Thirty four NCDUs were assigned to the Invasion of Normandy. When the first 10 units arrived in England they had no commander. So Lt. Smith(CEC) assumed the role and split them into 3 groups to train with the 146th, 277th and 299th Combat Engineers.[81] As more units arrived they were assigned to these groups plus had 5 army engineers attached to them. Group III(Lt. Smith) did research and development and is credited with developing the Hagensen Pack.[81] NCDUs saw a 53 percent casualty rate at Normandy.[6] Four from Utah beach later took part in Operation Dragoon.

With Europe invaded Admiral Turner requisitioned all available NCDUs from Fort Pierce for integration into the UDTs for the Pacific. Thirty NCDUs[82] had been sent to the Pacific prior to Normandy while three had gone to the 8th Fleet in the Mediterranean. NCDUs 1–10 were staged at Turner City, Florida Island in the Solomons during January 1944.[83] NCDU 1 went briefly to the Aleutians in 1943.[84] NCDUs 4 and 5 were the first to see combat with the 4th Marines at Green island and Emirau Island.[84] A few were temporarily attached to UDTs.[83] Later NCDUs 1–10 were combined to form Underwater Demolition Team Able.[83] That team was disbanded. NCDUs 2, 3, 19, 20, 21 and 24[85] were assigned to MacArthur's 7th Amphibious Force and were the only NCDUs remaining at the war's end. The other men from Team Able were assigned to numeric UDTs.

see Notes: 2.2 a-e

Underwater Demolition Teams (UDT)s, Seabees outside the NCF

Seabees in both UDT 3 and 4 made signs to greet the Marines assaulting Guam. Lt. Crist confiscated this sign.[76] However, team 4 was able to leave theirs on the beach for the Marines to see that the Seabees had been there first. (USN)
Lt. Crist(CEC), Lt. Cmdr. Kaufmann, and Lt. Carberry right to left at awards ceremony


Prior to Operation Galvanic and Tarawa, V Amphibious Corps had identified coral as an issue for future amphibious operations. RADM. Kelly Turner, commander V Amphibious Corps had ordered a review to get a grip on the problem. VAC found that the only people having any applicable experience with the material were men in the Naval Construction Battalions. Lt. Thomas C. Crist (CB 10) was in Pearl Harbor from Canton Island[86] [87] where he had been in charge of clearing coral heads. His being in Pearl Harbor was pivotal in UDT history. While there he learned of the Adm. Turner's interest in coral blasting and made contact. The Admiral tasked Lt. Crist to develop a method for blasting coral under combat conditions and putting together a team to do it.[82] Lt. Crist started by getting men from CB 10. By December 1st 1943 he had close to 30 officers and 150 enlisted at Waipio Amphibious Operating Base on Oahu.[82]

In November the Navy had a hard lesson with underwater obstructions, coral, and tides at Tarawa. It prompted Adm. Turner to request the creation of nine Underwater Demolition Teams to address those issues.[88] Six would be assigned to VAC in the Central Pacific while the other three would go to III Amphibious Corps in the South Pacific. Adm. Turner chose the term "underwater" to distinguish from the Fort Pierce program. UDTs 1 & 2 were completely Seabees according to the UDT Archives[89] with Seabees making up the vast majority of the men in teams 1–9, 13 and 15.[90] How many Seabees were in UDT 10 is not cited in the records nor is anything stated for UDT 12. Seabees were roughly 20% of UDT 11.[90][91] UDT officers were mostly CEC.[92] When formed UDT 10 was assigned 5 officers and 24 enlisted, trained as OSS Maritime Unit: Operational Swimmer Group II).[93] but, the OSS was not allowed to operate in the Pacific Theater. Adm. Nimitz needed swimmers and approved their transfer from the OSS to his control. The MU men brought with the swimfins they had trained with and the Seabees made them a part of UDT attire as quickly as the Supply dept. could get them.[93] In the Seabee dominated teams the next largest group of UDT volunteers came from the joint Army-Navy Scouts and Raiders school that was also in Fort Pierce. Additional volunteers came from the Navy's Bomb disposal School, Marine Corps and U.S. Fleet.[82][90]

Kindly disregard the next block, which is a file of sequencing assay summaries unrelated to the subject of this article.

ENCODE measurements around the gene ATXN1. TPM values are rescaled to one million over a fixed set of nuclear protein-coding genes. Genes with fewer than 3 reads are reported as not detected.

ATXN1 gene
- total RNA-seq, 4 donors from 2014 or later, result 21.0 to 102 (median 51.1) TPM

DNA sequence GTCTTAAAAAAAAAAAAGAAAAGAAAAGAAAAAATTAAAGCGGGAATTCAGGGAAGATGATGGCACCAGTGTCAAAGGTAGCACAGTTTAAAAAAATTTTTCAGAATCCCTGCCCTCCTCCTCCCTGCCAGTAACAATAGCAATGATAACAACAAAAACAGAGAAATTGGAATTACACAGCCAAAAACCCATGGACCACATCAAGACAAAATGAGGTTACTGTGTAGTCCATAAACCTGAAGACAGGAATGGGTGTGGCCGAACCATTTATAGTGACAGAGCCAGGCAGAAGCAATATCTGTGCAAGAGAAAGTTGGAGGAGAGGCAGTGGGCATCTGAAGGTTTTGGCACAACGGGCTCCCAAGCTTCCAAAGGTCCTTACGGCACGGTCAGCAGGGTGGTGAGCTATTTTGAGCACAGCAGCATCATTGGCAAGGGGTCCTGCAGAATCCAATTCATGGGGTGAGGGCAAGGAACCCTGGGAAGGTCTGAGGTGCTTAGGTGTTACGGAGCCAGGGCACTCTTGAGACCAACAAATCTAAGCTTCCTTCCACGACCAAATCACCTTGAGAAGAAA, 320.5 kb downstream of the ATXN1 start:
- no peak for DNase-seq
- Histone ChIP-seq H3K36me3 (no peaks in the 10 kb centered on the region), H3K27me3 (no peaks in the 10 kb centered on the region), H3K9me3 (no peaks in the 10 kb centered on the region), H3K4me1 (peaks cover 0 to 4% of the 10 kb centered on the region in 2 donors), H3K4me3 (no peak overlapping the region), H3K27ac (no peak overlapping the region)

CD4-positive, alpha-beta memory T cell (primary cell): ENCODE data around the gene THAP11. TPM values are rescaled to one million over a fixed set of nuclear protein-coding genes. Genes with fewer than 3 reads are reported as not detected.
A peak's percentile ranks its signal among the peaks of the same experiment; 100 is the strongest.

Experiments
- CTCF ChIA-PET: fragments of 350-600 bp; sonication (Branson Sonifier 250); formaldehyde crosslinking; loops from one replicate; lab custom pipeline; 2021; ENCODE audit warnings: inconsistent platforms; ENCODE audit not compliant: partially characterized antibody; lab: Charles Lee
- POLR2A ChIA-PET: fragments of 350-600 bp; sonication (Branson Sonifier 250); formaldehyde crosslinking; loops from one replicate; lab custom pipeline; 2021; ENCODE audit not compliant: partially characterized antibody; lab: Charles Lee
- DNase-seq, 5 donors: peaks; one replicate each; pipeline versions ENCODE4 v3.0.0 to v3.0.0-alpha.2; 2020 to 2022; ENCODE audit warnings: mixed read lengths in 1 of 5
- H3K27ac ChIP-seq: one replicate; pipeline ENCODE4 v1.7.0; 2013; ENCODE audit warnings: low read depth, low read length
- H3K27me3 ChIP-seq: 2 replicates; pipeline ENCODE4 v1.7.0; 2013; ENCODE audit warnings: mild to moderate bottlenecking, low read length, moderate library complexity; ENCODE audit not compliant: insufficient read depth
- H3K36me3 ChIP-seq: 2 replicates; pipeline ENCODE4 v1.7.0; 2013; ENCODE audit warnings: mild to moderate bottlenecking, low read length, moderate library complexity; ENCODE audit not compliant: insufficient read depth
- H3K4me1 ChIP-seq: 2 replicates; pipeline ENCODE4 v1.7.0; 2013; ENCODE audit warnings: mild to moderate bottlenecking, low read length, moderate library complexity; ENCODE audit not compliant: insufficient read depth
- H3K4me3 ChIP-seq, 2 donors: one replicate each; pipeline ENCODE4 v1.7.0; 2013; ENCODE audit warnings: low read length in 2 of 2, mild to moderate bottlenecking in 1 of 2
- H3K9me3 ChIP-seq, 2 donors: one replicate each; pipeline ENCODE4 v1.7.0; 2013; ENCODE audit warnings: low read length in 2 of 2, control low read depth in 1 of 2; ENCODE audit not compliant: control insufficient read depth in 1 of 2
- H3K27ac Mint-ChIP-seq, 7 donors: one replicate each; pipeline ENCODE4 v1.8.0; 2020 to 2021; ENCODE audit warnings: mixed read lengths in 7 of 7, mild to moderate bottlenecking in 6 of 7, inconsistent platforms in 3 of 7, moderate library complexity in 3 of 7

The first team commanders were Cmdr. E.D. Brewster (CEC) UDT 1 and Lt. Crist (CEC) UDT 2. (replaced, Adm. Conolly wanted a man with combat experience) Teams 1 and 2 were "provisional" totaling 180 men.[94] These teams came from the Seabees Lt. Crist had gathered at Waipio, with seven different CBs making up UDT 2.[90][82] They wore fatigues, life-vests and were expected to stay in boats like the NCDUs. However, at Kwajalein Fort Pierce protocol was changed. Adm.Turner ordered daylight recon, and Ens. Lewis F. Luehrs and Seabee Chief Bill Acheson wore swim trunks under their fatigues. They stripped down, spent 45 minutes in the water in broad daylight. Still wet and in their trunks they were taken directly to Adm. Turner to report. He concluded individual swimmers were the only way to get accurate intel on coral and underwater obstacles, reporting as much to Adm. Nimitz.[95] At Engebi Cmdr. Brewster was wounded and all those with Ens. Luehrs wore trunks under their fatigues.[82] The success of those UDT 1 Seabees not following Fort Pierce protocol rewrote the UDT mission model and training regimen.[96] Ensign Luehrs and Chief Acheson were each awarded a Silver Star for their exploit[97] while unintentionally creating the UDT "naked warrior" image. Diving masks were not common in 1944 and a few men had tried using goggles at Kwajalein.[98] They were a rare item in Hawaii so Lt Crist and Seebee Chief Howard Roeder requested supply to get them.[98] A fortuitous observation spotted a magazine advertisement for diving masks. A priority dispatch to the States appropriated the store's entire stock.[98]